Genetics meets physiology: Research in a minute brain
Neurobiologists can now combine genetic and physiological methods in the tiny brain of the fruit fly.
What's the function of a single nerve cell and how do cells interact with each other? Scientists at the Max Planck Institute of Neurobiology investigate these questions in the brain of an animal which is smaller than a pinhead. In the fruit fly Drosophila, the scientists are now able to combine genetic and physiological methods to investigate the fly visual system. This new approach should greatly enhance our knowledge about the function and wiring of nerve cells.
The human brain consists of approximately a hundred billion nerve cells and trillions of cell contacts. The activity and interplay of these cells control every single reaction and even the minutest of movements. Unraveling how this is achieved is one of the major challenges of modern neurobiology.
Flies: Masters of visual perception
A first step towards understanding such complex nervous systems is to look at something a bit simpler. Scientists choose model systems, which differ in dependence of the questions considered. The processing of optical information, for example, is investigated at the Max Planck Institute of Neurobiology in the brain of the fly. In comparison to a vertebrate brain is the brain of a fly a much simpler structure, containing fewer nerve cells by several orders of magnitude. This eases the investigation of interactions between cells. In addition to this benefit, fly nerve cells are extremely efficient in processing optical information. The blow fly, for example, would see a movie with 100 frames per second as separate pictures, whereas humans already miss the dark breaks at 24 frames per second. Moreover, the fly's brain needs a mere 60 nerve cells to process this rapid visual input – with ample time to initiate escape maneuvers even while flying at a speed of 10 km/h.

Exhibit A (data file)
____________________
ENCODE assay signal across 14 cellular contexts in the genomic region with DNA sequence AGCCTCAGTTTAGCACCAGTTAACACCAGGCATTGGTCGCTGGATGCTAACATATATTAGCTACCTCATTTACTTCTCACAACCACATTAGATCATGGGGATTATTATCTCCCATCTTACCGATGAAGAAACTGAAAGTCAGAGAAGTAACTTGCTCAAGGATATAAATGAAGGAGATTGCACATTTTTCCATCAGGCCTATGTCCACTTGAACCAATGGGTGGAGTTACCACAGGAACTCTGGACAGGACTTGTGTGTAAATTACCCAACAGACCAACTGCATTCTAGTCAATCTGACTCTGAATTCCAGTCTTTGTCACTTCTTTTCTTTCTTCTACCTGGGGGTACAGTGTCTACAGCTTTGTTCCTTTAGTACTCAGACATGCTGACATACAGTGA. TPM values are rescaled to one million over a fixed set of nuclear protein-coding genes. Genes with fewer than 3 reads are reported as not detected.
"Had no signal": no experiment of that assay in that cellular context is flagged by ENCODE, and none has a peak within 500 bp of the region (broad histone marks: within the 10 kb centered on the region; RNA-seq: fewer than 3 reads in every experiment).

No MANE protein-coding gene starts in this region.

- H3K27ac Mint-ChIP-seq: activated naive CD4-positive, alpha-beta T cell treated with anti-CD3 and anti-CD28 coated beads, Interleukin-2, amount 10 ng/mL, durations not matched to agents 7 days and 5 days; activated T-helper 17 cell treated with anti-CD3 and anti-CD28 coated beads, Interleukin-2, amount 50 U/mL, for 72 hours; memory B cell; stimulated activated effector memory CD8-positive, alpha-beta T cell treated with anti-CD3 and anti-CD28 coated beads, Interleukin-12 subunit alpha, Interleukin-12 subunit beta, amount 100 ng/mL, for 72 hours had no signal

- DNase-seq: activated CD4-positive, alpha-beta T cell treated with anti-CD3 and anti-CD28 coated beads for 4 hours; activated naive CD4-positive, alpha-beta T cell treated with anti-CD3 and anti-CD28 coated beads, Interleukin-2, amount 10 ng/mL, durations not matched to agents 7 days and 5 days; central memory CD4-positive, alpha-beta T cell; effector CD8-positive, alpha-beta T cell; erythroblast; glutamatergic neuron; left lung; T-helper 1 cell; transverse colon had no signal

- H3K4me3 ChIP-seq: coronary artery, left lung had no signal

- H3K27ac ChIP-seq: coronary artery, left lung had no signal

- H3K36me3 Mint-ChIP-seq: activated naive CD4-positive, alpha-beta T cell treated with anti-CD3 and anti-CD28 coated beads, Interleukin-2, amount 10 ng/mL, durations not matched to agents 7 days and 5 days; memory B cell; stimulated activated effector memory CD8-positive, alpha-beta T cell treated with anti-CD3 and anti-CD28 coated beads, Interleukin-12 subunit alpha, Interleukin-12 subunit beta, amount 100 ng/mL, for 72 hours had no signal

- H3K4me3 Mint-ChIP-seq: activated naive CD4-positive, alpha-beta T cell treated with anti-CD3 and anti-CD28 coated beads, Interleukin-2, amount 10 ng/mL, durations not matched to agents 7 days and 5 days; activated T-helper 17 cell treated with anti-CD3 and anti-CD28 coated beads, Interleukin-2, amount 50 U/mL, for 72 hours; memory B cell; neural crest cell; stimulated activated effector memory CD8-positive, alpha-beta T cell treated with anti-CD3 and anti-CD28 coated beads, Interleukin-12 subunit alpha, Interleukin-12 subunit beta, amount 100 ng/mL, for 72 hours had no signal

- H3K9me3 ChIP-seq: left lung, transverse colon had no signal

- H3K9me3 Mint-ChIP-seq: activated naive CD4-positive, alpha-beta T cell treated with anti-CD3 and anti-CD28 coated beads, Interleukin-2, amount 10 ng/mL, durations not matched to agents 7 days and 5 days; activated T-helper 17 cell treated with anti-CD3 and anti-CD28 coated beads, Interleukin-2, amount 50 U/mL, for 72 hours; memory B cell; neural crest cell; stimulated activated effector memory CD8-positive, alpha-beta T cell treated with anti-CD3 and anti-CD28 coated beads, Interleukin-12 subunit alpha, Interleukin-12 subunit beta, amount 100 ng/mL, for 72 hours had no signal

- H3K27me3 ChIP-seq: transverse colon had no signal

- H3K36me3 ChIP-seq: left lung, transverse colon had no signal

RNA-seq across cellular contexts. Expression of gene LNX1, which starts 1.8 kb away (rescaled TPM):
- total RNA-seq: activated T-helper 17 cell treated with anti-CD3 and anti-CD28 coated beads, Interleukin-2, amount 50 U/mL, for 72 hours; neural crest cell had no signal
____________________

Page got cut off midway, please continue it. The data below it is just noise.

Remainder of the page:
Major improvement in fly research
So far, the cell connections of the fly optical system were investigated mainly in the blow fly. The fly would see stripes moving past its eyes in a sort of "fly cinema" (see figure below). This would trigger an optic response, which could then be recorded with the aid of electrodes inserted into single nerve cells. Such measurements already confirmed the predictions of mathematical models on how flies perceive motion. "However, even after 40 years of research, we still don't know what really happens at the level of the involved cells" explains Maximilian Jösch. The young scientist now succeeded in recording the cells' electrical responses also in the brain of the fruit fly Drosophila. At first, this sounds mainly crazy: An entire fruit fly is about as large as the brain of a blow fly; to insert electrodes into single nerve cells in this minute brain seems hard. Well, it is. However, it also opens up exciting research abilities. The intensive Drosophila research of the past decade(s) allows researchers to choose from a wealth of genetic manipulation methods for this fly. One possibility is to fluorescently mark single nerve cells, which facilitates investigations. Even more thrilling is the possibility to utilize temperature sensitive mutations. A slight rise in temperature can temporarily deactivate the synapses of a specific nerve cell. Now, the effect of the target cell's removal from the cell network can finally be investigated through the use of electrodes.
Improvement in comprehension of brain functions
"Up to now, scientists investigating the brain functions of Drosophila would knock out certain cells and then scrutinize for any changes in the fly's behavior" explains Alexander Borst, whose department investigates the fly visual system. "However, which changes in the nerve cells induced the observed behavioral changes remained arcane." Such underlying changes in the electrical wiring between nerve cells could be detected by the blow fly research, which lacks the possibilities of selective genetic manipulations. Bringing the blow fly research now into the fruit fly, enabling the new combination of genetic and physiological methods, is a major step forward. This should not only enhance our comprehension of the fly's motion vision but also improve our understanding of the function and wiring of nerve cells in general.